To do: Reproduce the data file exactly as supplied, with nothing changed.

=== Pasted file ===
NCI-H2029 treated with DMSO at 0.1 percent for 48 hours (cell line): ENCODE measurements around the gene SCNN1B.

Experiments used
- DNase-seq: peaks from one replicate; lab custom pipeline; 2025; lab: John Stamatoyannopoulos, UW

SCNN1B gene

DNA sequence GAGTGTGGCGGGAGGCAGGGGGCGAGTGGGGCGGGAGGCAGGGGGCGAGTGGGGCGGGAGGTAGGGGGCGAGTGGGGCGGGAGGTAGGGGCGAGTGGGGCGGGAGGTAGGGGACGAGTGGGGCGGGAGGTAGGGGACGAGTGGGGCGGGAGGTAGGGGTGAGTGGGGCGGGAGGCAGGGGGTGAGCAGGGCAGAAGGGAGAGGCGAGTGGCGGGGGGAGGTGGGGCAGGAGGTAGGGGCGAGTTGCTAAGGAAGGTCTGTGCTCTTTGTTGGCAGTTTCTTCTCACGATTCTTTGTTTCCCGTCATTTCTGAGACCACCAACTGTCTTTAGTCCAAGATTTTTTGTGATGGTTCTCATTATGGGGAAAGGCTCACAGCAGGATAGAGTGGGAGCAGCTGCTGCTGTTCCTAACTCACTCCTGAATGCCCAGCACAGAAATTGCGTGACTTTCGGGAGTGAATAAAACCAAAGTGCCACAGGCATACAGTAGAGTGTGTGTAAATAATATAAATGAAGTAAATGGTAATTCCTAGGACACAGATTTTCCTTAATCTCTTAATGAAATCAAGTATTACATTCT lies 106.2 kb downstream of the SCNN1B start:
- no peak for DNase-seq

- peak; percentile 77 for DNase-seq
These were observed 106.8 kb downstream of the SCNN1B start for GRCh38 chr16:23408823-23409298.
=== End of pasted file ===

NCI-H2029 treated with DMSO at 0.1 percent for 48 hours (cell line): ENCODE measurements around the gene SCNN1B.

Experiments used
- DNase-seq: peaks from one replicate; lab custom pipeline; 2025; lab: John Stamatoyannopoulos, UW

SCNN1B gene

DNA sequence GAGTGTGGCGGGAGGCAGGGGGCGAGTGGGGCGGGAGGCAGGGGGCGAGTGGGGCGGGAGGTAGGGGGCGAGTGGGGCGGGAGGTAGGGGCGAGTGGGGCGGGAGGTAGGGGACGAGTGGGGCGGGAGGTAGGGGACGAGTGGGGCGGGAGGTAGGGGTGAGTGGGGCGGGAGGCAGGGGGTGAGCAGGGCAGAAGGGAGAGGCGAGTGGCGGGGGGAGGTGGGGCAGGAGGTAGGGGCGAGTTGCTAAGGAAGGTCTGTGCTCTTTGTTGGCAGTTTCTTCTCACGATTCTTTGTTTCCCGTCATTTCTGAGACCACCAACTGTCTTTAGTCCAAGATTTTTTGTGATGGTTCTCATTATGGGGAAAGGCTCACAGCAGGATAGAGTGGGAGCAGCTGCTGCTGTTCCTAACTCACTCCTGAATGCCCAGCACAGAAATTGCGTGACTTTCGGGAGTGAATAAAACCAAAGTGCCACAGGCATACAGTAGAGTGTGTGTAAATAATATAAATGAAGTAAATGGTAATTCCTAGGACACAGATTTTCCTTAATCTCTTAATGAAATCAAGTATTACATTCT lies 106.2 kb downstream of the SCNN1B start:
- no peak for DNase-seq

- peak; percentile 77 for DNase-seq
These were observed 106.8 kb downstream of the SCNN1B start for GRCh38 chr16:23408823-23409298.